How to Fire a Bad Client


We’ve all had them: clients who throw tantrums, walk out without paying, and treat professionals so disrespectfully that they’ve reduced them to tears. Bad clients aren’t worth having. Fire a bad client in the most professional way possible by following the “client termination protocol” below.

Before I go into the particulars on how to tactfully refuse a troublesome client service, I want to make it clear that those crazy people are the exception; not the norm.

It’s very rare that you’ll come across a client who will make you want to rip up your license and pursue another career.

For every one of those clients out there that make you wonder why you chose to work in this industry, a hundred others will make you remember, so don’t hang up your shears over that occasional nutcase. If this is an article you find yourself referencing more than two or three times in your career, you may want to reevaluate yourself and the way you do business. (Sometimes it’s not everyone else.)

Client Termination Protocol

1.) Speak to the client in person, if possible.

Do not send a letter or email. You can’t text message breakup either. This is something that needs to be discussed face-to-face if possible, or at least over the phone.

2.) Express your gratitude for their business, even if you don’t necessarily mean it.

This client has driven you mad. They’ve been responsible for more than one crying fit on your part.

The client has to go, but that doesn’t mean you have to lower yourself to their level.

The first thing out of your mouth after, “We need to speak privately,” needs to be, “First, I want to thank you so much for your business.” Soften the blow that follows.

3.) Drop the hammer.

Make it clear in that there is absolutely no chance of reconciliation. Sound like a breakup? It is. Try to make it seem like it’s their decision.

“I feel like I am not meeting your needs. I think another professional would be a better match for you and you deserve that. We’re having trouble communicating and while I do appreciate your business, I really want for you to be happy.”

4.) Suggest another salon.

Give the client somewhere to go. Have one of their business cards and brochures in hand.

This client may be your nightmare, but they might just not like you.

This client might be a complete pleasure to be with when they’re paired with the right professional. So, hand the client the card and say, “I suggest you try a this place. They’re a great establishment and I think you’ll prefer them.”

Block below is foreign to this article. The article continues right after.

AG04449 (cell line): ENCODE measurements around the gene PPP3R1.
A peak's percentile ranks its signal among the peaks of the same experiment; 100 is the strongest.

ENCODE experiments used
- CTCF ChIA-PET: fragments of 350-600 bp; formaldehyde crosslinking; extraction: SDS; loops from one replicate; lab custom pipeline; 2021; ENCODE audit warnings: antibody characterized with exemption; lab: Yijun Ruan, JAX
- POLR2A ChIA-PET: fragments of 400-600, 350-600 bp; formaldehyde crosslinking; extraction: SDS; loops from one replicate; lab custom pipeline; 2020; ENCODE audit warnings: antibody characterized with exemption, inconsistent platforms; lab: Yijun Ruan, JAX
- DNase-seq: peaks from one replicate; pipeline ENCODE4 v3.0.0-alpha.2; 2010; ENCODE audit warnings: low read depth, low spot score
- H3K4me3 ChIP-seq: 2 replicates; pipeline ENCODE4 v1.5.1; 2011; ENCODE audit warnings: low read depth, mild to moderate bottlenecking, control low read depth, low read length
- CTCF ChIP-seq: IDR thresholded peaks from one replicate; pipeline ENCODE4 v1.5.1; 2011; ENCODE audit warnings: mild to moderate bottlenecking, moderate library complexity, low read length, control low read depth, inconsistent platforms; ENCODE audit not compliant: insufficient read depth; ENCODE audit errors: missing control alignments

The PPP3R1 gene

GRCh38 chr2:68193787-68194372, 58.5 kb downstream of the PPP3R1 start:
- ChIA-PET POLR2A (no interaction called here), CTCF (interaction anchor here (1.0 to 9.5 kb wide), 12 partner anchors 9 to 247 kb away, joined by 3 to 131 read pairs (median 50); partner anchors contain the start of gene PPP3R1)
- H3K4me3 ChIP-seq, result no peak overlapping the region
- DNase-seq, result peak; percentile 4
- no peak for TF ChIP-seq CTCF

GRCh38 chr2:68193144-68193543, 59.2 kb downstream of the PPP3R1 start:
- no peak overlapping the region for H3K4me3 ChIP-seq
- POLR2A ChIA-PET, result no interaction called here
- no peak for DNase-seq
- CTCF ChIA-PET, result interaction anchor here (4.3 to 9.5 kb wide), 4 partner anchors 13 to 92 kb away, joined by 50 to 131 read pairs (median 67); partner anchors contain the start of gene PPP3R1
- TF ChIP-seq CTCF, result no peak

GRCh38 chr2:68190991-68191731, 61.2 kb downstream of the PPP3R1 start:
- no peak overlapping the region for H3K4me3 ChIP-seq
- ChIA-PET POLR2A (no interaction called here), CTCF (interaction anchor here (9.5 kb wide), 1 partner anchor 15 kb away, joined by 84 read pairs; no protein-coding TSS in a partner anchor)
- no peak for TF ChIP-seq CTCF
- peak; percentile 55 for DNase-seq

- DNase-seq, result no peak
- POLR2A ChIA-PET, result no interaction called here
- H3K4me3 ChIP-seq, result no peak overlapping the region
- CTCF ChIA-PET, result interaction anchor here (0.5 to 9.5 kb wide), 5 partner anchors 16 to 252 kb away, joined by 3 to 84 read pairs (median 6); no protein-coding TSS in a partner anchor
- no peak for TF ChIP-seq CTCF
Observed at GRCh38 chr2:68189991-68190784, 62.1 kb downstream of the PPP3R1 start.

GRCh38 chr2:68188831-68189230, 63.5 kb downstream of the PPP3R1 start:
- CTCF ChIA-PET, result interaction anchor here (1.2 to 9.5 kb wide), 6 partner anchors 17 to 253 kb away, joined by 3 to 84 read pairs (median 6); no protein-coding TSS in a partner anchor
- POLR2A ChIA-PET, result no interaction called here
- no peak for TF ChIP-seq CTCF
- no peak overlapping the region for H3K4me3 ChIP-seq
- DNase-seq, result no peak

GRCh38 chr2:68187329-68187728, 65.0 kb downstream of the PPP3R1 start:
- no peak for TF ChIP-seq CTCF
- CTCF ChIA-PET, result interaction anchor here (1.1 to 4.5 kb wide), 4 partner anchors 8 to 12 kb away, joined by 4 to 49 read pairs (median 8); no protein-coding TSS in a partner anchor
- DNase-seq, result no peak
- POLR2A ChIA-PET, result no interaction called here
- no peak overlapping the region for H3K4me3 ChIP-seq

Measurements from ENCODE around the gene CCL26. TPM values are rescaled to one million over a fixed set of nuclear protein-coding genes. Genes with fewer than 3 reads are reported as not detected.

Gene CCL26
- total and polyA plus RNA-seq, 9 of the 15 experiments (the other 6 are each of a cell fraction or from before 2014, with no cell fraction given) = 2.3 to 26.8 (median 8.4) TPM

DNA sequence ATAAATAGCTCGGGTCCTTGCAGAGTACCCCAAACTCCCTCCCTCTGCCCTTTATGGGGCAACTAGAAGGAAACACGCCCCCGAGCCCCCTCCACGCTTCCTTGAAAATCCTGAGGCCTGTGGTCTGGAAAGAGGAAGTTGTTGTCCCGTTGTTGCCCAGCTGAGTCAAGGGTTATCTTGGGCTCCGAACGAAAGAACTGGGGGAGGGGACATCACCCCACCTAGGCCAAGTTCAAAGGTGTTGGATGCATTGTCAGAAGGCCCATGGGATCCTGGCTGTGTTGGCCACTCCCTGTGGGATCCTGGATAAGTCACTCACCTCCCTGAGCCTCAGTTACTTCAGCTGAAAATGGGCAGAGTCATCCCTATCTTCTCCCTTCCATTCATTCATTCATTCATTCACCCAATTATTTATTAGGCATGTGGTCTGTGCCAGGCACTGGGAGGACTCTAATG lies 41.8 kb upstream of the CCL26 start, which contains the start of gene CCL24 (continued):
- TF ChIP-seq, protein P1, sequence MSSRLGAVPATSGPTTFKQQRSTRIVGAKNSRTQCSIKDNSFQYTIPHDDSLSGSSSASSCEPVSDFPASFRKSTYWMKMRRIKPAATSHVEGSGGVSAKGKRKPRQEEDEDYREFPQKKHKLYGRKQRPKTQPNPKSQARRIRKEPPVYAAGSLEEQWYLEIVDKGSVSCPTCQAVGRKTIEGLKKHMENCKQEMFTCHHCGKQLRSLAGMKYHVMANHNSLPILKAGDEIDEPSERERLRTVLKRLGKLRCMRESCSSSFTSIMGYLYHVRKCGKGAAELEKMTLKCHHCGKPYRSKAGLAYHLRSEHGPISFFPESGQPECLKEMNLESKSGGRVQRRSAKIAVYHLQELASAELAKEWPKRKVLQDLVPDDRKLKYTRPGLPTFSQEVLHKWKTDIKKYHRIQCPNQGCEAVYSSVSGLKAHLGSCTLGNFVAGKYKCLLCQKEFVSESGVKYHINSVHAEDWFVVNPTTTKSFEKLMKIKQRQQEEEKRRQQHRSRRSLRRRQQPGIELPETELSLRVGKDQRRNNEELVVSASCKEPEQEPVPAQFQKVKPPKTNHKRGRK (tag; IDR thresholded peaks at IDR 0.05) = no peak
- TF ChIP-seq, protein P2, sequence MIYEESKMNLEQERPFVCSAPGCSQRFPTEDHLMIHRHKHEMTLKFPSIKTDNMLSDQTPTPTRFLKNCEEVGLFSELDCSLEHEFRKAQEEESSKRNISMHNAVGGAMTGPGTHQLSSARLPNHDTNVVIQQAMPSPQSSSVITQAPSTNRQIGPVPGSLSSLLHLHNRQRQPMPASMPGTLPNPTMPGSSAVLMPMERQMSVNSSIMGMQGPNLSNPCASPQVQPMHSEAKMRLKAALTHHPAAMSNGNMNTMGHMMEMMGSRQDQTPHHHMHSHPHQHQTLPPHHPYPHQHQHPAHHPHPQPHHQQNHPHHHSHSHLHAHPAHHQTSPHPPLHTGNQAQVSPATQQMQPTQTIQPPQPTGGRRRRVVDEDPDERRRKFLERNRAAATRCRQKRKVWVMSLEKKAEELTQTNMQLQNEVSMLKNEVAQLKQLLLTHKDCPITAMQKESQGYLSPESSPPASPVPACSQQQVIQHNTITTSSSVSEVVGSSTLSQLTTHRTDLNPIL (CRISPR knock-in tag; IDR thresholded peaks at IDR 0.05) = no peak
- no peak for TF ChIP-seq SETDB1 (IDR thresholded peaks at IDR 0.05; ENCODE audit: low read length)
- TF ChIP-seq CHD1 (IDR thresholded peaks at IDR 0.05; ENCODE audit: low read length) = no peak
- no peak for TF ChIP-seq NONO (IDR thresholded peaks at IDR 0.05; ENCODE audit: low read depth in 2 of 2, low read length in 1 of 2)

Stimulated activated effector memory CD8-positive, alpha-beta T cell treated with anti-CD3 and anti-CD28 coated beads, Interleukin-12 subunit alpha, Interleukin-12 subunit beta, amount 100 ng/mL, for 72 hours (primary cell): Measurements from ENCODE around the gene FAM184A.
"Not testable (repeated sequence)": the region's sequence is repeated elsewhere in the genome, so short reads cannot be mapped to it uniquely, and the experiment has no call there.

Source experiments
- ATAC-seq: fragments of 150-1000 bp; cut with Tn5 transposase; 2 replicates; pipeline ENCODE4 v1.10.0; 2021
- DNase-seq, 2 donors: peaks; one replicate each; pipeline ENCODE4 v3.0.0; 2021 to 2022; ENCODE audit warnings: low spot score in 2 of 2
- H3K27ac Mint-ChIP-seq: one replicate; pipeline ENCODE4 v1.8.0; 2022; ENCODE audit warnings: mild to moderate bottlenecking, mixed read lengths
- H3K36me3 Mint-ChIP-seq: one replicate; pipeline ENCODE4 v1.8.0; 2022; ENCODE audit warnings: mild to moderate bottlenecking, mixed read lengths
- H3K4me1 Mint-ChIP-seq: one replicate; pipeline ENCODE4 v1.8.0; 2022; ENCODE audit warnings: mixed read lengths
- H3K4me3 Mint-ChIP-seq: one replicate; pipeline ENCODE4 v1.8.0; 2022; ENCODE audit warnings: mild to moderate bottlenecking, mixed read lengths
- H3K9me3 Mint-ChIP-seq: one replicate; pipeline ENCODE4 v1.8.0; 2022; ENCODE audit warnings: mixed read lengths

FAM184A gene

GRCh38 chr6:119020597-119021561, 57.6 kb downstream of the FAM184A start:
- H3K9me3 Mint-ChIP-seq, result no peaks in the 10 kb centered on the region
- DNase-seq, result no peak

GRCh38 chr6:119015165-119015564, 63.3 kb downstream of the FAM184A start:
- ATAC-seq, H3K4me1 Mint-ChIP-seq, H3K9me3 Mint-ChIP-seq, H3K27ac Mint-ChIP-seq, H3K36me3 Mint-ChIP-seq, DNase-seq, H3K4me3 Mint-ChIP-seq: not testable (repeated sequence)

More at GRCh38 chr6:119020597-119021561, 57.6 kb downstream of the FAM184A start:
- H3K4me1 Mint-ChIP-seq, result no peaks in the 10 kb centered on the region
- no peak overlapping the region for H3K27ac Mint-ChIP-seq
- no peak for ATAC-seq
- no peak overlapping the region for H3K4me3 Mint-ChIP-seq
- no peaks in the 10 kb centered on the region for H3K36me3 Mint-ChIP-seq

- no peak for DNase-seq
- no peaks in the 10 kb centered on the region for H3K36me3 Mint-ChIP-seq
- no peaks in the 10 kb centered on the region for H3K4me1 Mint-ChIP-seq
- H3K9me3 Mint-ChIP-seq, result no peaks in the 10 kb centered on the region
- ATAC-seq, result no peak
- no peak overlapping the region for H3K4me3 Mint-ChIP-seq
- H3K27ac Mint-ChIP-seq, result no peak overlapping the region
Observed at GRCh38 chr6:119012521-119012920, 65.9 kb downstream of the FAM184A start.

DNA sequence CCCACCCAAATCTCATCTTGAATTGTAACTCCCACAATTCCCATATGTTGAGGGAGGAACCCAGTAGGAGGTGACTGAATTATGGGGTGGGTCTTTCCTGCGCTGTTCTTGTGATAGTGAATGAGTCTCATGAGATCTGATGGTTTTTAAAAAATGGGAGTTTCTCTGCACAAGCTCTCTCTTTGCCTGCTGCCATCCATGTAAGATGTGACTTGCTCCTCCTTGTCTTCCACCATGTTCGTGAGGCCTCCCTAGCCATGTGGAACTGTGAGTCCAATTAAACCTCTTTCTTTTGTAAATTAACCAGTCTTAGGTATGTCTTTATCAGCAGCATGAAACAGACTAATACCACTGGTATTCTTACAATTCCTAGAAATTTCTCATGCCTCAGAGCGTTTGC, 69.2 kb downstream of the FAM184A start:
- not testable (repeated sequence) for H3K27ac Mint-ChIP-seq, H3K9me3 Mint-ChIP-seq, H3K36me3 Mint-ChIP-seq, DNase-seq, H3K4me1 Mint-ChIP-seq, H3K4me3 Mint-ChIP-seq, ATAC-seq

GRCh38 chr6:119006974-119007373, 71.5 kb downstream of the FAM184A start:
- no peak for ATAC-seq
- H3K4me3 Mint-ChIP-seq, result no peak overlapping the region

5.) Apologize.

“I am so sorry that this hasn’t worked out and that I couldn’t give you what you were looking for.”

Let the client know that you’re sorry things didn’t work out between you, even if you aren’t.

6.) Send them on their way.

Thank the client for their business again and tell them to have a great day. The end.

…but what if it’s not the end? What if the client gets confrontational or offended?

7.) Let them know that not all professionals and clients are compatible.

We don’t always love every client. We’re people and not all of us mesh. If you don’t feel compatible with the client, let them know.

8.) “But WHY?”

If the client doesn’t understand why, tell them. Don’t get nasty, just tell the client how they make you feel and what it is they do that makes you feel that way. There is always the slight possibility that they have no idea what they’re doing, or how it’s affecting you.

If they beg for a reason, give it to them.

How to Filter Out Problematic Clients

Wouldn’t it be awesome if there were a way to discourage crappy clients from ending up on your books in the first place? There is!

The Policy Creation and Enforcement Pack includes a 55-page PDF with everything you need to understand why certain policies may be required, who should and shouldn’t implement them, and when and how to introduce them in your salon. The kit includes:

  • templates for every salon policy imaginable
  • placement and wording recommendations
  • scripts for communicating policies
  • enforcement tips, and
  • enforcement correspondence.
  • $19.99Add to cart

I’ve also provided guidelines for creating and effectively communicating any additional polices your salon may require in the future and a suggested appointment reminder schedule with reminder templates.

Have you ever fired a client? How did it go? Tell us in the comments!

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Beauty industry survivalist, salon crisis interventionist, tactical verb-weapon specialist, and the leader of at least a hundred workplace revolutions, Tina Alberino is known as much for her extensive knowledge as for her sarcastic wit and mercilessly straightforward style. She’s the author of the book The Beauty Industry Survival Guide and the blog This Ugly Beauty Business. When she’s not writing, educating, or consulting, she can be found overthinking everything, identifying problems people didn’t know existed, and stubbornly working to change the things she cannot accept.


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